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A Guide on How to Handle Old or Unused Pesticides!
Plants, insects, bacteria, fungi and other organisms are a natural part of the environment. Some can benefit people, while others can be pests that you may need or want to control. You can choose from many different methods to control a pest. One method is to use a pesticide.
A pesticide is any substance or mixture of substances used to destroy, suppress or alter the life cycle of any pest. It is important that pesticides are used only where they are absolutely justified. It is essential that you carefully identify the pest you wish to control and then fully consider all the control options. When using a pesticide you must always follow label directions.
Most common pesticides contain toxins and are categorized as household hazardous waste (HHW). Improper disposal of pesticides can result in accidental poisonings of children, pets, and wildlife, so it’s important that you avoid certain habits when getting rid of leftover pesticides.
Do NOT pour leftover pesticides down the sink, into the toilet, or down a sewer or street drain.
Never reuse pesticide containers to carry or store other items, especially food or drinks. When empty, triple-rinse and dispose of the container according to label instructions.
Never puncture or burn a pressurized or aerosol container – it could explode.
Follow these safety recommendations for safe disposal of pesticides and their containers:
The best way to dispose of small amounts of excess pesticides is to apply them for the specified pest according to the directions on the label.
If you have no further use for them, ask your neighbors whether they have a similar pest control problem and can use them.
The donated pesticide must be in its original, fully-labeled container.
Make sure that the person who receives it can read and follow the label directions.
More than 900,000 household batteries are improperly and illegally disposed of each year in Los Angeles. Batteries that end up in landfills have a negative effect on our environment, potentially causing serious health risks to humans and animals.
AA, AAA, C cells, D cells and button batteries (e.g. hearing aid batteries) must be disposed of properly because they may contain a corrosive chemical that can cause burns as well as toxic heavy metals like cadmium.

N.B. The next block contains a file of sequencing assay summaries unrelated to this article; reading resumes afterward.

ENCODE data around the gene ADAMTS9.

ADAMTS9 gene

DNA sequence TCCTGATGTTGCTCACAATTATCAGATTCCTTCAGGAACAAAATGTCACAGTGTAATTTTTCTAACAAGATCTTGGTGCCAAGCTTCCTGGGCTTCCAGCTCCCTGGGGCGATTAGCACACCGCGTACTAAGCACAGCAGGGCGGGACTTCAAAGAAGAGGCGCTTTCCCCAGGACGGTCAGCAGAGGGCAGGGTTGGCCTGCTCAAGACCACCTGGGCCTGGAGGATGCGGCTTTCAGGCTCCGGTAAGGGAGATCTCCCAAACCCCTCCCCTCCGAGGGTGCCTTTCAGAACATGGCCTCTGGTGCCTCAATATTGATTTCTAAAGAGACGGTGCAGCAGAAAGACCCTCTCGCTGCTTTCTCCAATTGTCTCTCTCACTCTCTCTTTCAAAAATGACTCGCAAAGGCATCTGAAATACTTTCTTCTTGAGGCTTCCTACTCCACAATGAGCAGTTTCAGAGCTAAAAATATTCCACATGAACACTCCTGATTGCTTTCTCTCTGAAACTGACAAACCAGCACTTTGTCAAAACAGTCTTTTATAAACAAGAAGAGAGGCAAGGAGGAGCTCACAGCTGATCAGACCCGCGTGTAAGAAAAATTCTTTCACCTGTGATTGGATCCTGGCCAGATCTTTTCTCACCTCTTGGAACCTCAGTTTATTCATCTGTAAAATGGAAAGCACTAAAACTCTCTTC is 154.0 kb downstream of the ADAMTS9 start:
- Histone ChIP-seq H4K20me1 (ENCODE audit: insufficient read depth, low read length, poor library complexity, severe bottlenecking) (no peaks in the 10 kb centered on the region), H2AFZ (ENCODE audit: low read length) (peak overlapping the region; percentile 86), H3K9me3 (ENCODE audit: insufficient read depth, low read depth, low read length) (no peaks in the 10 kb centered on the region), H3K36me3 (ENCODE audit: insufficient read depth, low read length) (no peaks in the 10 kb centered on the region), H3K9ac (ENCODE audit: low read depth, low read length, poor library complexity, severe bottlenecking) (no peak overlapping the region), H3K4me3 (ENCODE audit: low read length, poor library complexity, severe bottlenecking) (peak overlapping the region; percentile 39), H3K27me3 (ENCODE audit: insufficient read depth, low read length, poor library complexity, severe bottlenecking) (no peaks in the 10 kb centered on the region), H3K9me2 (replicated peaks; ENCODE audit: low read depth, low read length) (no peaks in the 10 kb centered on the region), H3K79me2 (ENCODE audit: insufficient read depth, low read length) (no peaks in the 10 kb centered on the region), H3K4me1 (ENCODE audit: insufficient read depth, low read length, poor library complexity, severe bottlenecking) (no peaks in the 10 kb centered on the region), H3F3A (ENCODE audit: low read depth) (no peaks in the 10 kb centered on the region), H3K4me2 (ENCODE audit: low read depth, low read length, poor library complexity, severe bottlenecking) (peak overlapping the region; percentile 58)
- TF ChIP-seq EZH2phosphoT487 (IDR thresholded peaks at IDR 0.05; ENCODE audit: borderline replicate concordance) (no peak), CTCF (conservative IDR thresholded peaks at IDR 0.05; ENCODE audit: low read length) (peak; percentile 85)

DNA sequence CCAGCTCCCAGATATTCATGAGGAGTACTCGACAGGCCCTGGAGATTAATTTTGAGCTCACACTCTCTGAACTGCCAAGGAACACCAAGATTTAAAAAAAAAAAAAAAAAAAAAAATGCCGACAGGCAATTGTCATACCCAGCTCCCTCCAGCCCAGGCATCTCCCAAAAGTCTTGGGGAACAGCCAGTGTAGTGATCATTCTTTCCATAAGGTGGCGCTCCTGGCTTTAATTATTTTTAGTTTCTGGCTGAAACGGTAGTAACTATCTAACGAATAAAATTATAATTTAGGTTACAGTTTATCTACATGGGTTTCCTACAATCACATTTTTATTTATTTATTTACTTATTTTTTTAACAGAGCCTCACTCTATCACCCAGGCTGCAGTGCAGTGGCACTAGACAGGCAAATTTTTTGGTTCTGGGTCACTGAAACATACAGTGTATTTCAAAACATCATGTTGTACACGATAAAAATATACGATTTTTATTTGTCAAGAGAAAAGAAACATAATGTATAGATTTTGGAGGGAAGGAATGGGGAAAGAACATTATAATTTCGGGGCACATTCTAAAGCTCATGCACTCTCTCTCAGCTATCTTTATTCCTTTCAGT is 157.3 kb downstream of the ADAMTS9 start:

To encourage proper dispose of household batteries, Los Angeles County offers free and convenient collection and drop-off programs to get rid of unwanted batteries safely. PLEASE NOTE: Tape positive (+) end of batteries before taking to a collection site.
You can dispose of household batteries by doing one of the following:
Drop off household batteries at a mobile Household Hazardous Waste and Electronic Waste Collection event or permanent collection center.
Earth Day was first celebrated in 1970, marking what many consider the birth of the modern environmental movement. Forty five years later, Earth Day continues to be a day of action!
On April 22 citizens throughout the world participate in various community activities to help keep our environment beautiful.
Join the City of Torrance in celebrating Earth Day this year by participating in the community events going on this month!
Madrona Marsh Earth Day Fair
Saturday, April 18th (9am-2pm)
3021 Plaza Del Amo Terrace
Admission is FREE!
Enjoy arts and crafts, docent led tours and a kids concert with artist Dan Crow, regularly seen on Nickelodeon and The Learning Channel.
For more information visit this Friends of Madrona March webpage or call 310-782-3989.
City of Torrance Earth Day Recycling Event
Saturday, April 25th (8am-12pm)
Toyota Employee Parking Lot (off Toyota Way, south of the intersection of 190th and Van Ness)
Free to Torrance Residents!
– Paper Shredding Drop-Off
– Electronics Recycling Drop-Off
– Shoe and Clothing Recycling Drop-Off
– Used Oil and Filter Exchange Drop-Off
For more information visit this Recycle Torrance Events webpage of contact Torrance Public Works at 310-781-6900.
Click here to view The Torrance Public Works Department Newsletter. “One’s Person’s Trash…” Your guide to reducing, reusing, and recycling.
A rain barrel is a system that collects and stores rainwater from your roof that would otherwise be lost to runoff and diverted to storm drains and streams.